Thursday, October 21, 2010
A guest post by Mr Lemon Drizzle.
There was, of course, no way I could let the blog anniversary go without a post from Mr Lemon Drizzle, husband, supporter and confidant, and both my biggest fan and my chief source of irritation all rolled into one. I'm sure he won't let me down. Or will he?

"Will you write a guest post for my blog anniversary?" asks The Wife.
"You have a blog anniversary?" I say. "Are we doing that now? Is that even a thing?"
"Yes, of course it's a thing."
"It is? What are we celebrating, exactly?"
"A year of my blog. A year of posts."
"Wow, is it only a year? What with all the technical support requests, it feels like much longer..."
"Don't be mean.Will you write a post for me?"
"Do I have any choice?" I ask.
"Yes, of course," she says, and then adds after about a second of  reflection: "Well, no, not really. Not if you know what's good for you..."
I ruminate on this for a while.
"Who reads your blog?" I finally ask.
"Nice people" she says, with immediate conviction. "Nice people who like pretty things and nice design. And fine cakes."
I scratch my nose thoughtfully.
"That really doesn't sound like my kind of audience at all," I reply. "You know my readership.You know the kind of stuff I write. In no way could anything I write be considered 'nice'..."
"It's not your audience, it's my audience" she says patiently. "You are writing for them, but on my behalf."
"What on Earth have I got to say that could possibly be of interest to an international audience of ladies who like cake, though? I've been married to a woman like that for over ten years, and as you know from firsthand experience, most of the time I can't think of single thing to say to her..."
"You can give them the inside story. You can explain what it's like living with someone who does this for a living.You can tell them what it's like at the coalface. Or should that be - ha-ha!- the 'cakeface'..."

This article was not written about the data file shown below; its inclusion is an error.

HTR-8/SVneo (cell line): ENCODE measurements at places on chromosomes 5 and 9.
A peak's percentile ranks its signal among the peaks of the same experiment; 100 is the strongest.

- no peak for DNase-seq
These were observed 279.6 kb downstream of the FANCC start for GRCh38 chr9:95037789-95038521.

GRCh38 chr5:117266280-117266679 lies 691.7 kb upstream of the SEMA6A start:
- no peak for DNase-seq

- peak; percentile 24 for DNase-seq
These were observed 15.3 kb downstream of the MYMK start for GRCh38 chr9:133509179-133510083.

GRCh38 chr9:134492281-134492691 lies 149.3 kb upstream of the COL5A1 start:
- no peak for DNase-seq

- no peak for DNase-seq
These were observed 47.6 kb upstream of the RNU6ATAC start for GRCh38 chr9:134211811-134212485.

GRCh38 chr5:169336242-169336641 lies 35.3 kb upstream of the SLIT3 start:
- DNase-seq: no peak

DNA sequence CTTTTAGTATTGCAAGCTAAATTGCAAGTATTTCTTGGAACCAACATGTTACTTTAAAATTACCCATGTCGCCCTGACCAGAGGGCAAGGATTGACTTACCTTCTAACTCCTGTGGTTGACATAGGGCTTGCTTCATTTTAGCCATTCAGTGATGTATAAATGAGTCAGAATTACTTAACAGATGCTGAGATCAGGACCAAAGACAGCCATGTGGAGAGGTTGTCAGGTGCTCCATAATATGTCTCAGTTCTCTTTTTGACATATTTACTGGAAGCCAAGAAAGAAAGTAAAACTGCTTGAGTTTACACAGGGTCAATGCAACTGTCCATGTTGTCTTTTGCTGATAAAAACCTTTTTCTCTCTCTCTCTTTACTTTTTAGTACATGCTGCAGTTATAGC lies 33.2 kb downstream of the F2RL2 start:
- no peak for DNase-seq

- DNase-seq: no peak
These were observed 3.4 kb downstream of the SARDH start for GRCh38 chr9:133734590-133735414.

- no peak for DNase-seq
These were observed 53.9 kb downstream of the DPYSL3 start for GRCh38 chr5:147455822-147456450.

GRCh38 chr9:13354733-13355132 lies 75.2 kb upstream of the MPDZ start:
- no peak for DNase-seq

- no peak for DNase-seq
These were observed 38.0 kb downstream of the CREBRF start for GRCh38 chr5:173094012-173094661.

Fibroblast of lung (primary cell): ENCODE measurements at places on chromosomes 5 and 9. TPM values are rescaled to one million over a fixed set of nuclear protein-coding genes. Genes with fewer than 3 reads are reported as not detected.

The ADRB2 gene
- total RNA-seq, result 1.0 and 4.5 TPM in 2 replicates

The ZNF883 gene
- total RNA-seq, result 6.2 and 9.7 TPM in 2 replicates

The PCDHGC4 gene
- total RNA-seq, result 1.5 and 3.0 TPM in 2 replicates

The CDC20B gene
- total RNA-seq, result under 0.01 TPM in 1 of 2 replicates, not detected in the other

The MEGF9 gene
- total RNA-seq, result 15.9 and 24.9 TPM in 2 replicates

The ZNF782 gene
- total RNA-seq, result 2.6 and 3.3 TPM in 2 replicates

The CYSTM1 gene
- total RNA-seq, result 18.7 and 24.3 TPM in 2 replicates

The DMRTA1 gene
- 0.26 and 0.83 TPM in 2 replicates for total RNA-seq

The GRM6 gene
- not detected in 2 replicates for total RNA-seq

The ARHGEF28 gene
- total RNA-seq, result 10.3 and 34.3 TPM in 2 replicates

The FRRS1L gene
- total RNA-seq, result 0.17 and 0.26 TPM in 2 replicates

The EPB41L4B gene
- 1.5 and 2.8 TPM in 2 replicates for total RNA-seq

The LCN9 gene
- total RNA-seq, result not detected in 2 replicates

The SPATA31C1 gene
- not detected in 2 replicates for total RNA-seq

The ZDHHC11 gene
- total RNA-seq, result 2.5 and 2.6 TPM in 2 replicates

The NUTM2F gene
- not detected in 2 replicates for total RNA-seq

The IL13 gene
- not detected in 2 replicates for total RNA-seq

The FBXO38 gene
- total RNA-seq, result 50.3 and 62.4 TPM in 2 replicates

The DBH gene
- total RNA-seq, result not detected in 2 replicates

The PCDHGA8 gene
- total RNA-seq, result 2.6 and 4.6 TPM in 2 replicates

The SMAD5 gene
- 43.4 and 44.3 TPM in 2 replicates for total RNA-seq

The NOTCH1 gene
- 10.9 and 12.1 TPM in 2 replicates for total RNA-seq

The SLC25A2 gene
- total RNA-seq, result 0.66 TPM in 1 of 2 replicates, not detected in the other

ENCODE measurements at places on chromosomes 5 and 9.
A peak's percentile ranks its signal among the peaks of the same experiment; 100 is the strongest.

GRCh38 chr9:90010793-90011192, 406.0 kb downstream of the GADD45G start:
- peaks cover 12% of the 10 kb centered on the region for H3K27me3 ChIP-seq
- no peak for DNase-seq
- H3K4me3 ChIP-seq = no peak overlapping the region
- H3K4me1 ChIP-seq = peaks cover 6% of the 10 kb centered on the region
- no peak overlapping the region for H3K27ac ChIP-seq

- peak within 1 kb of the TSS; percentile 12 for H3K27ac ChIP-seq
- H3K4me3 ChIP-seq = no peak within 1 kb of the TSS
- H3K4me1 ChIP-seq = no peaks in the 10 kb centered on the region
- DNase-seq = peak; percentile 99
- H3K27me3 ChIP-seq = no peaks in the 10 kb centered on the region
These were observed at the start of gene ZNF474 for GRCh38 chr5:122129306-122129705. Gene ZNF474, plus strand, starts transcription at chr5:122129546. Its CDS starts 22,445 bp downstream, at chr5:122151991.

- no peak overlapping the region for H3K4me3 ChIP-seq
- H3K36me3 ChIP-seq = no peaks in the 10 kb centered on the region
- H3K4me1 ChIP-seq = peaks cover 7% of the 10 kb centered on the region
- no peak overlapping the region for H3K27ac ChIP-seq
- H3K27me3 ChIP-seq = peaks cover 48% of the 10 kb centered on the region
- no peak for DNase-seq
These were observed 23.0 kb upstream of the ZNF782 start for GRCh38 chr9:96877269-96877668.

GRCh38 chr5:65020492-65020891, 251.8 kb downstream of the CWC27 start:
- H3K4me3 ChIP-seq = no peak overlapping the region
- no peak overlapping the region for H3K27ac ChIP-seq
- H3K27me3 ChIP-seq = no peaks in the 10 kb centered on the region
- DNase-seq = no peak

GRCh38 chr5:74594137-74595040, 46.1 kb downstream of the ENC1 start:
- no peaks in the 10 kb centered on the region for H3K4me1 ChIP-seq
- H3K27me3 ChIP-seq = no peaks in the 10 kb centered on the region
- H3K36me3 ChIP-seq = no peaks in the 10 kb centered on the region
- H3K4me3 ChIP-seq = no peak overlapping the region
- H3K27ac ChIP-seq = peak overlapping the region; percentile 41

I smile dutifully, even though she has made this joke many, many times before, and I have found it progressively less funny each time.You would be surprised at how often my wife mentions cake, makes jokes about cake, or just steers the conversation around to some form of cake-related theme. I mean, you probably think you have some idea, but nonetheless I reckon that even so you would be genuinely surprised. It happens a LOT. You really have no idea how much the woman likes making cakes...
"Can I tell them all the bad things about it?" I ask.
"What bad things?" she says. "There aren't any bad things."
"Oh, there so is. Like how you never properly make me a cake any more..."
"You get given cake all the time..."
"No, I don't. I get cake shavings all the time, because you don't like to waste the offcuts. So you'll say 'Want a piece of cake?' and I'll say 'Sure, that sounds nice' and then you'll give me bowl of misshapen offcuts that you were going to throw away. And it's always in a bowl, like I'm some kind of dog..."
"Oooh, poor you, it sounds terrible..."
"And then there's the tasting. When I'm not being a dog, I'm being a guinea pig..."
"What do you mean?"
"I mean that when you do offer me a whole, unsullied cake, it's always with some kind of testing proviso, like: 'I used the wrong kind of butter in this, do you think it tastes vile?', or 'Have some of this, I'm trying this new flavour but I'm worried it's too sickly', or 'The girls just wouldn't eat this, do you want to have a try...?'"
"Wow, that sounds awful," she says, in a voice that drips sarcasm, "I never realised how much you suffered...."
"And the fridge is always full of stuff I can't touch, and then the stuff I can touch I don't want. Like the buttercream.Why do have to keep ready-made buttercream in an old Flora tub? Do you know how many slices of toast I've inadvertently ruined by spreading buttercream on them?"
"Er, yes, I think I do. Is it two?"
"Well, yes. Yes, it is."
"Yes, you were very vocal about it at the time..." 
"Well, the actual number doesn't matter, it's the principle. And the second time was much more annoying than the first..."
She shrugs. "Sure," she says. "Why not? You can tell them all of that..."
"You don't think it will put them off your blog? Hearing about the dark-side of the painted cake business?"
"No," she says decisively, "I don't think so..." And then in a smaller voice that she thinks I can't hear, she adds: "...they may well wonder why I'm married to you, though..."
There is a lengthy pause. I decide that, ahead of the impending ruin she has invited on herself (by agreeing to let me write a hard-hitting report on the secret grief that long term exposure to sugarcraft can cause in a marriage), I should say something nice.
"My blog is named after one of your cakes, though", I admit..
She gives a secret little smile."Well, fancy that..." she says.